Microsoft is facing another significant vulnerability in one of its services. Security researchers have discovered a major flaw in the company’s NTLM authentication protocol. The bug could allow attackers to run remote code execution on an infected Windows machine.
Furthermore, bad actors could control a web server that supports Windows Integrated Authentication (WIA). Discovered by the Preempt team, which says all versions of Windows are at risk.
Unfortunately, Microsoft’s existing mitigations do not protect against the NTLM Relay flaw. Preempt says the NTLM Relay is becoming among the most used attack methods for exploiting Active Directory infrastructure.
Below are Microsoft’s existing mitigations and the reasons they don’t prevent NTLM Relay attacks:
Message Integrity Code (MIC) was created to stop bad actors from meddling with NTLM messages. The new attack method can bypass MIC and give attackers the ability to remove the mitigation.
SMB Session Signing was created to stop NTLM Relay attacks for authenticating SMB and DCE/RPC sessions. Attackers can bypass SMB Session Signing to move NTLM authentication to any server and establish signed session for remote execution.
Enhanced Protection for Authentication (EPA) was designed to stop attacked from relaying NTLM messages to TLS sessions. The attack bypass discovered by Preempt gives the hackers the ability to modify NTLM messages and create legitimate information.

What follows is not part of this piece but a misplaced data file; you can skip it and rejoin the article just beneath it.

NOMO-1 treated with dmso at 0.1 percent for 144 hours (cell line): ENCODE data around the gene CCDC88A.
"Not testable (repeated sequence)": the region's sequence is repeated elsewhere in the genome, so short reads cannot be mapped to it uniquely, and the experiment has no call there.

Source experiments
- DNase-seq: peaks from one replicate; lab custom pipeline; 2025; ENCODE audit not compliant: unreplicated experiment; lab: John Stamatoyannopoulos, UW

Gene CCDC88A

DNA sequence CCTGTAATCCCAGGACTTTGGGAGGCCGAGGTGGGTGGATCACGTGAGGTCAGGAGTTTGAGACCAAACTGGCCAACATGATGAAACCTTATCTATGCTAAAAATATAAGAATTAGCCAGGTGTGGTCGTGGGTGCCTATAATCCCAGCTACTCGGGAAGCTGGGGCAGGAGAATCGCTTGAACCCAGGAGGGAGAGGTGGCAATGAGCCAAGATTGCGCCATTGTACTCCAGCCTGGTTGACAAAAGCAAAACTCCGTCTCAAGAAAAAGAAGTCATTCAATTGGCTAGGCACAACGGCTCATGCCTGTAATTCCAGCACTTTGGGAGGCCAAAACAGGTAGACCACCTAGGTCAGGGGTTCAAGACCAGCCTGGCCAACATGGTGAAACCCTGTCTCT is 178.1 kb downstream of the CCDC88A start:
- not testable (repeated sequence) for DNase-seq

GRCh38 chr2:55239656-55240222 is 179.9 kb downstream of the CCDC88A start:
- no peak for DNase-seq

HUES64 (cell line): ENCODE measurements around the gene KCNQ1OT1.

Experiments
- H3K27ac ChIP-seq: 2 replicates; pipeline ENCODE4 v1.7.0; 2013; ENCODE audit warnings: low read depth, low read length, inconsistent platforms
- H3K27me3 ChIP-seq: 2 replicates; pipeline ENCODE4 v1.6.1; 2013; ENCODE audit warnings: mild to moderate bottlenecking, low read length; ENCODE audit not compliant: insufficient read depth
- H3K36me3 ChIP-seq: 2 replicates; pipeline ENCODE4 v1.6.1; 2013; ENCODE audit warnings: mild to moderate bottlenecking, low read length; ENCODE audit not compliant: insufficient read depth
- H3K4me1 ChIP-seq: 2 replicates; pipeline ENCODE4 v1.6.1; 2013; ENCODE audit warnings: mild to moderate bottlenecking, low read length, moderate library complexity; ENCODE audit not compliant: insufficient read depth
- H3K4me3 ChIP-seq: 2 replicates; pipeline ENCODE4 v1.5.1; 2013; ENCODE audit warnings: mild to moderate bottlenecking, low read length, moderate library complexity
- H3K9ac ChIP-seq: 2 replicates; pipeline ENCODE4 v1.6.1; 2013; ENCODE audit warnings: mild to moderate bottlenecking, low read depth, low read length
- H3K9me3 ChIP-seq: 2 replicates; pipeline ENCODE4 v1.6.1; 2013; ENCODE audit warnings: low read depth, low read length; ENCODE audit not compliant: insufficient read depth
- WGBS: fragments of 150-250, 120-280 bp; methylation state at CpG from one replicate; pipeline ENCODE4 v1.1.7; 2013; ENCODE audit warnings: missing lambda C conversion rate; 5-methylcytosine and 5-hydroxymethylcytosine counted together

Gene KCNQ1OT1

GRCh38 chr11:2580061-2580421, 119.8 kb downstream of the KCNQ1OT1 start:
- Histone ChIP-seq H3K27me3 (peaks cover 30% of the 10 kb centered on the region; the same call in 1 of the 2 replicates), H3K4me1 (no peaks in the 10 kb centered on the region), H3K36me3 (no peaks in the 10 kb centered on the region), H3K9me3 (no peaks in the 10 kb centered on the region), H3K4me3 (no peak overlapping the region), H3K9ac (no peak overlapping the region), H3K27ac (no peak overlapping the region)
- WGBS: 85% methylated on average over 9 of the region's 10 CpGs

Adhering to standard disclosure practices, the company has informed Microsoft responsibly. During Patch Tuesday yesterday, Microsoft rolled out CVE-2019-1040 and CVE-2019-1019 to fix the problem.
Here’s how to deal with the issue:
- Patch – Make sure that workstations and servers are properly patched.
- Enforce SMB Signing – To prevent attackers from launching simpler NTLM relay attacks, turn on SMB Signing on all machines in the network.
- Block NTLMv1 – Since NTLMv1 is considered significantly less secure; it is recommended to completely block it by setting the appropriate GPO.
- Enforce LDAP/S Signing – To prevent NTLM relay in LDAP, enforce LDAP signing and LDAPS channel binding on domain controllers.
- Enforce EPA – To prevent NTLM relay on web servers, harden all web servers (OWA, ADFS) to accept only requests with EPA.
3. Reduce NTLM usage – Even with fully secured configuration and patched servers, NTLM poses a significantly greater risk than Kerberos. It is recommended that you remove NTLM where it is not needed.